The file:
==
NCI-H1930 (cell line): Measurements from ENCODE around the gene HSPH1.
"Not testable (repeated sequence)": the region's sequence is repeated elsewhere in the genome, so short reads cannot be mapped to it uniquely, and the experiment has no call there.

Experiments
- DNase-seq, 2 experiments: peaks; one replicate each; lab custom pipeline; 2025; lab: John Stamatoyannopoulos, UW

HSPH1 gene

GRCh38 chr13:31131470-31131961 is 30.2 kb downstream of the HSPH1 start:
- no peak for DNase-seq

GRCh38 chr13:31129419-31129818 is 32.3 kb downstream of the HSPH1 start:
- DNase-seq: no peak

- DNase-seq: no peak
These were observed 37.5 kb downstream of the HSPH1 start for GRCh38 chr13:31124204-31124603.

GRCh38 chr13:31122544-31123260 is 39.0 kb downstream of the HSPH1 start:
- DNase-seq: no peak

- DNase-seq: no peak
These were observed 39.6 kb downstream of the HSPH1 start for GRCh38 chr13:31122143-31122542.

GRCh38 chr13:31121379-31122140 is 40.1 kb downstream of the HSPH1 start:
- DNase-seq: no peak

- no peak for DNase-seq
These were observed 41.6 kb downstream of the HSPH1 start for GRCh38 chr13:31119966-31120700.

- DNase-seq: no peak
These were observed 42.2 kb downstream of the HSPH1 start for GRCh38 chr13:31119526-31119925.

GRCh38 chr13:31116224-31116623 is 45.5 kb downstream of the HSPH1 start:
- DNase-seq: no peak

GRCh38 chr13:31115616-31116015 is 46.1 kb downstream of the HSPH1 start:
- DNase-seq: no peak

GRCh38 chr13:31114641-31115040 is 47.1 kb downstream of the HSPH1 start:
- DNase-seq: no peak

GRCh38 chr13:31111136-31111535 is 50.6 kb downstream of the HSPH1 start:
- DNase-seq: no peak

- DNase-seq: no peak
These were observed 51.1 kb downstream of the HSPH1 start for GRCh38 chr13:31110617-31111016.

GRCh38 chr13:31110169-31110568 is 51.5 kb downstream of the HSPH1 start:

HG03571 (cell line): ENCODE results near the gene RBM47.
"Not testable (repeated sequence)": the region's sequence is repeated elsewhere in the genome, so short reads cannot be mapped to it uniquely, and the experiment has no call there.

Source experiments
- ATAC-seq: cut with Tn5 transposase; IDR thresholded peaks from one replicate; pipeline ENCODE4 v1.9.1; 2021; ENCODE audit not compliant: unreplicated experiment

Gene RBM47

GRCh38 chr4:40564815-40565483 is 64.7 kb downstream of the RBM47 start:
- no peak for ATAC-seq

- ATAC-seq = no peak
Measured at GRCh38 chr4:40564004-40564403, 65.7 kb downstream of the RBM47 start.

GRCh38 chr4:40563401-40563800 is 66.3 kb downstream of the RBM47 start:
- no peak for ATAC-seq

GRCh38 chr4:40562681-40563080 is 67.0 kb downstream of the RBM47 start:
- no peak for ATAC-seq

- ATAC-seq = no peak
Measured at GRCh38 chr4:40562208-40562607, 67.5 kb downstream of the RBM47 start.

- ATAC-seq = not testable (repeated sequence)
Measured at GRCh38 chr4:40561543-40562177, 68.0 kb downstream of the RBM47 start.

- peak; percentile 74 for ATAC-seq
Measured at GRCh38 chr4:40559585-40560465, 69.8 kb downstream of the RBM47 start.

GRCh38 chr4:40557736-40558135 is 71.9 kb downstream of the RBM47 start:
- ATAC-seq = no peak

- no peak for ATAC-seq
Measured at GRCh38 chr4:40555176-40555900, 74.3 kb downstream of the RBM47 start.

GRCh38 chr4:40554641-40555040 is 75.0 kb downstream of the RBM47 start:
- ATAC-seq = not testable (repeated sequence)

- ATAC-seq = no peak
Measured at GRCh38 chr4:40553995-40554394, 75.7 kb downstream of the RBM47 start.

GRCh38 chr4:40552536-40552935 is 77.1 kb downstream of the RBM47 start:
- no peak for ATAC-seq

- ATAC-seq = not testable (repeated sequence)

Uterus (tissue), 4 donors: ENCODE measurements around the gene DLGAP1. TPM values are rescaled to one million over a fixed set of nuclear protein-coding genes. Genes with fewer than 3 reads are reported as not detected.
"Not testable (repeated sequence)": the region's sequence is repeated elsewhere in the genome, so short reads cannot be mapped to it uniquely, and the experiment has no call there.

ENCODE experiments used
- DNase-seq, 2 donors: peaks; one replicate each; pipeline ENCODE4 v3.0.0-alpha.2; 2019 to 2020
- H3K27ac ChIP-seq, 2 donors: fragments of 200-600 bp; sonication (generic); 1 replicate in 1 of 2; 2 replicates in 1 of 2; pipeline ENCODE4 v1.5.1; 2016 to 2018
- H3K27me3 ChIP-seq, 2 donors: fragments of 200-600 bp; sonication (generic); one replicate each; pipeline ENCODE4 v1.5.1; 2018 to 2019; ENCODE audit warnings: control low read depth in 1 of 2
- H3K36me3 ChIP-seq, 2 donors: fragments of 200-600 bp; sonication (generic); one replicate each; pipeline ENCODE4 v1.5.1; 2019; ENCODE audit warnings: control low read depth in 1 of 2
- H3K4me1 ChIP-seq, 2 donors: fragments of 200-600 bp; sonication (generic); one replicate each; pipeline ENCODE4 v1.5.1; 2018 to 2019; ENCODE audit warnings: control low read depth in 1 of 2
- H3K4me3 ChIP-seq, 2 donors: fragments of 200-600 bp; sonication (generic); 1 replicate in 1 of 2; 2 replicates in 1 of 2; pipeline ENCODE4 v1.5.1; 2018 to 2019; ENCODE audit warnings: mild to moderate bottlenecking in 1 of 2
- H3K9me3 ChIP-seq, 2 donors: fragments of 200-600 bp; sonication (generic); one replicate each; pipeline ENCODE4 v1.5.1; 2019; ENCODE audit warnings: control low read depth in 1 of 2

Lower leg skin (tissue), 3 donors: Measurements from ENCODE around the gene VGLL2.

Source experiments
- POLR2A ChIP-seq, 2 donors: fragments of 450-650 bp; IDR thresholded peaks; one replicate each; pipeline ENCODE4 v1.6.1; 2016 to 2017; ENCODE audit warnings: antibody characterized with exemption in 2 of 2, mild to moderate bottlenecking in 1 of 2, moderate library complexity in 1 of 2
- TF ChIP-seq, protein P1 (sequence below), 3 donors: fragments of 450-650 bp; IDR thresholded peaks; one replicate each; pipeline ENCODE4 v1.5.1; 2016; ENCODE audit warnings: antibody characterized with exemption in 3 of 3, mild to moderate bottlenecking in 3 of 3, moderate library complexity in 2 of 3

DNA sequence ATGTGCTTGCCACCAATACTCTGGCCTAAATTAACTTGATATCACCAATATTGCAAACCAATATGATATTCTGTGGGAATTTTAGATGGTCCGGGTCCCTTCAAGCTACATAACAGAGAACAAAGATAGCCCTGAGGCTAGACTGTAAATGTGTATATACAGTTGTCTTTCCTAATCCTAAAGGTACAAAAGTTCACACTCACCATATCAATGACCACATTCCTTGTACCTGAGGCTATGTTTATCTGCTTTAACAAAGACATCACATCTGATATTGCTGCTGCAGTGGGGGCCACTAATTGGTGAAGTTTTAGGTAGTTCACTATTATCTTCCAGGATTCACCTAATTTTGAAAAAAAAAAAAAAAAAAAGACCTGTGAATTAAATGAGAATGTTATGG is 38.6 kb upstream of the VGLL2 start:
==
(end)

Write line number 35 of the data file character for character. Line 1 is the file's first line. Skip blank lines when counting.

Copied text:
Source experiments